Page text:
What are some risk factors of basal cell skin cancer?

What are the 5 risk factors of skin cancer?

What Are the Risk Factors for Skin Cancer?

  • A lighter natural skin color.
  • Skin that burns, freckles, reddens easily, or becomes painful in the sun.
  • Blue or green eyes.
  • Blond or red hair.
  • Certain types and a large number of moles.
  • A family history of skin cancer.
  • A personal history of skin cancer.
  • Older age.

What risk factors does he have that lead you to the diagnosis of a basal cell carcinoma BCC )?

Factors that increase your risk of basal cell carcinoma include:

  • Chronic sun exposure. …
  • Radiation therapy. …
  • Fair skin. …
  • Increasing age. …
  • A personal or family history of skin cancer. …
  • Immune-suppressing drugs. …
  • Exposure to arsenic. …
  • Inherited syndromes that cause skin cancer.

What causes basal cell cancer?

Most basal cell and squamous cell skin cancers are caused by repeated and unprotected skin exposure to ultraviolet (UV) rays from sunlight, as well as from man-made sources such as tanning beds. UV rays can damage the DNA inside skin cells.

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What is a significant risk factor for skin cancer?

Exposure to ultraviolet (UV) rays is a major risk factor for most melanomas. Sunlight is the main source of UV rays. Tanning beds and sun lamps are also sources of UV rays.

Who gets skin cancer the most?

Skin cancer

  • Skin cancer can affect anyone, regardless of skin color. …
  • Skin cancer rates are higher in women than in men before age 50, but are higher in men after age 50, which may be related to differences in recreation and work-related UV exposure. …
  • Melanoma is the second most common form of cancer in females age 15-29.

How fast does skin cancer grow?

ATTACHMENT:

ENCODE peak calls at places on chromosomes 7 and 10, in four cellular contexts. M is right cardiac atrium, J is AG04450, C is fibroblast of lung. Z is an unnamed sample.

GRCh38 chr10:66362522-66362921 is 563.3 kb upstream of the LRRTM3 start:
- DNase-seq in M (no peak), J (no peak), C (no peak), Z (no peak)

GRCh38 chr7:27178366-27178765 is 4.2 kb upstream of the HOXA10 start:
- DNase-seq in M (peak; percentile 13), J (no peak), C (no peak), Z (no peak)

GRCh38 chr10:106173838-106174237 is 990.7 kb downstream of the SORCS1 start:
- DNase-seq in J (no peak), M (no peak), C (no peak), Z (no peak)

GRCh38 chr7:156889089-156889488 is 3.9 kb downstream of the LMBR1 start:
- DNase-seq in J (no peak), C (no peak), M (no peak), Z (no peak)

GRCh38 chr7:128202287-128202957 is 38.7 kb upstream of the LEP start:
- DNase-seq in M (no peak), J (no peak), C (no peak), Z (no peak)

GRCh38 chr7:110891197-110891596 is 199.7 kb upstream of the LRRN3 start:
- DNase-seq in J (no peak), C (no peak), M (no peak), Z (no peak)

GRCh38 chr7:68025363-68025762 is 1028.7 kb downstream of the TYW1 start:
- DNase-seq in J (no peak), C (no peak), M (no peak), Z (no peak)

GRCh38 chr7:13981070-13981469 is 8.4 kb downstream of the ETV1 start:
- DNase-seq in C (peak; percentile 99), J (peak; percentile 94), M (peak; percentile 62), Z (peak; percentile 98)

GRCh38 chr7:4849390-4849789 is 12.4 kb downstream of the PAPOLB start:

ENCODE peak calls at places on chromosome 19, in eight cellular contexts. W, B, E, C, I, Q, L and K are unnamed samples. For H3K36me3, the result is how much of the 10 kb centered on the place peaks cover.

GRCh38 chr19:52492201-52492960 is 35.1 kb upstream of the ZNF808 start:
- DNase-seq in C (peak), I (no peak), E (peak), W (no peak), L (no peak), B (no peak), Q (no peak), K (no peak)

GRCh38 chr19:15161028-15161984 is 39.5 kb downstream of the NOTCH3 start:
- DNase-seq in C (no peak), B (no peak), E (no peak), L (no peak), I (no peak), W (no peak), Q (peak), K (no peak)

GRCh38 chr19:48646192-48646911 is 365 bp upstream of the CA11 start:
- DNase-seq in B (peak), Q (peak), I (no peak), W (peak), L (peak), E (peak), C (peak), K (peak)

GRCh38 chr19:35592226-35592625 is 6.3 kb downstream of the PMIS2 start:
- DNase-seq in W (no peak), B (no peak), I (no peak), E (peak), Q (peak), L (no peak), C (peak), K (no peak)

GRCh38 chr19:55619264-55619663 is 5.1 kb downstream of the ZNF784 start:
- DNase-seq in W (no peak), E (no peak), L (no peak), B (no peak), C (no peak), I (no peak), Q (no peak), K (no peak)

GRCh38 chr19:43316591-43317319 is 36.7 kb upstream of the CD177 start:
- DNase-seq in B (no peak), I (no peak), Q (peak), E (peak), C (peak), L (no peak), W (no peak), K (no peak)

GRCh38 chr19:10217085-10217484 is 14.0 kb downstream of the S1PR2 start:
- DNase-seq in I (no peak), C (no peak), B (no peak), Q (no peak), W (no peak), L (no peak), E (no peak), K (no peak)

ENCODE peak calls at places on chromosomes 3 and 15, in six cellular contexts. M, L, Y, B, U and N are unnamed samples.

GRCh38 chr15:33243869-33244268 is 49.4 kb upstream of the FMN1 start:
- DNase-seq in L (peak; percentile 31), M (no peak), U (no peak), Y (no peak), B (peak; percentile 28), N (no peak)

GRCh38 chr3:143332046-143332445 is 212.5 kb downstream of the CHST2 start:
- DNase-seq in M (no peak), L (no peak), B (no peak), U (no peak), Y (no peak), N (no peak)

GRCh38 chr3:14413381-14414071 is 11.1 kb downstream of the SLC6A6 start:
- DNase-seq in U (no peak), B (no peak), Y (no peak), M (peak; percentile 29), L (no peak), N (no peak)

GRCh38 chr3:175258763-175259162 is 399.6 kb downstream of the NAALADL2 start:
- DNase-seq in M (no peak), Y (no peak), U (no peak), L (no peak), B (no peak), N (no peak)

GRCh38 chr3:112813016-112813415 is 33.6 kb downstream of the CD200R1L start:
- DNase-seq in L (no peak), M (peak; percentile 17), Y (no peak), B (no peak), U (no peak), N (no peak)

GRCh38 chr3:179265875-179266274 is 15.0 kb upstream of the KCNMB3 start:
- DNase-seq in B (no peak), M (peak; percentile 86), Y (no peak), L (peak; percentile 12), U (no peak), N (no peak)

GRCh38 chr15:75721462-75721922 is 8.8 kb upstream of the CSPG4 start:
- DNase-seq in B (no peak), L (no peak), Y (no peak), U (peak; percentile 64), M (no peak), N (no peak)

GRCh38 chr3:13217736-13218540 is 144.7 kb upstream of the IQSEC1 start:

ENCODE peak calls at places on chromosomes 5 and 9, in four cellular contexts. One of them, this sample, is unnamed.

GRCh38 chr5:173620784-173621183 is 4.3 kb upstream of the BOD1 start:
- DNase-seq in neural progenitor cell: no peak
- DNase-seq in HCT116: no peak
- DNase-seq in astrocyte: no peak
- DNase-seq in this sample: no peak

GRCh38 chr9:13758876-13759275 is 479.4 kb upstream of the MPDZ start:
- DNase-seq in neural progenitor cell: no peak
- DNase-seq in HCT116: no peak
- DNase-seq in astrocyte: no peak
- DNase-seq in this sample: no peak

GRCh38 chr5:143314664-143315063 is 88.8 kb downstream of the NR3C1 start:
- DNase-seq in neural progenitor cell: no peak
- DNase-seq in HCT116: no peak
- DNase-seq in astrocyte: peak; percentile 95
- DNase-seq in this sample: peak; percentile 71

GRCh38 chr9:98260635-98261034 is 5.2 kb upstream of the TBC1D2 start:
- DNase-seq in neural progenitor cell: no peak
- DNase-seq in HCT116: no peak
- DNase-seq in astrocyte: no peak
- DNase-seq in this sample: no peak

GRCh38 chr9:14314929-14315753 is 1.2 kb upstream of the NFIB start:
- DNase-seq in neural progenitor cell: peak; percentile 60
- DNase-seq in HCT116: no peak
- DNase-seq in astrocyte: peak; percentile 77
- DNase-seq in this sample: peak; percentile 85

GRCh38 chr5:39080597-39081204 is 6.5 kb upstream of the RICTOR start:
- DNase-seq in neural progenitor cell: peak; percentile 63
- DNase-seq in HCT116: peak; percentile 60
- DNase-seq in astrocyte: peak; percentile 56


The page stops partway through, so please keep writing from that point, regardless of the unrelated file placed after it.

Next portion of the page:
Melanoma can grow very quickly. It can become life-threatening in as little as six weeks and, if untreated, it can spread to other parts of the body. Melanoma can appear on skin not normally exposed to the sun. Nodular melanoma is a highly dangerous form of melanoma that looks different from common melanomas.

What happens if you don’t remove basal cell carcinoma?

If left untreated, basal cell carcinomas can become quite large, cause disfigurement, and in rare cases, spread to other parts of the body and cause death. Your skin covers your body and protects it from the environment.

Can you have basal cell carcinoma for years?

Basal cell carcinoma usually grows very slowly and often doesn’t show up for many years after intense or long-term exposure to the sun. You can get it at a younger age if you’re exposed to a lot of sun or use tanning beds.

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Can basal cell carcinoma lead to melanoma?

Basal cell carcinoma does not progress into melanoma. Each is a separate and distinct type of skin cancer. Basal cell carcinoma is the most common form of skin cancer and one of two major nonmelanoma skin cancer types (the other is squamous cell carcinoma).

Can basal cell come back in the same spot?

A. After being removed, basal cell carcinoma (BCC) of the skin does recur at some other spot on the body in about 40% of people. Routine skin examinations can find repeat cancers while they are still small.

How fast does basal cell cancer grow?

The tumors enlarge very slowly, sometimes so slowly that they go unnoticed as new growths. However, the growth rate varies greatly from tumor to tumor, with some growing as much as ½ inch (about 1 centimeter) in a year. Basal cell carcinomas rarely spread (metastasize) to other parts of the body.

Is basal cell carcinoma malignant or benign?

Basal cell carcinoma (BCC) is most often a benign form of skin cancer caused by exposure to ultraviolet (UV) light. However, it’s the most frequently occurring form of all skin cancers, with more than 3 million people developing BCC in the U.S. every year.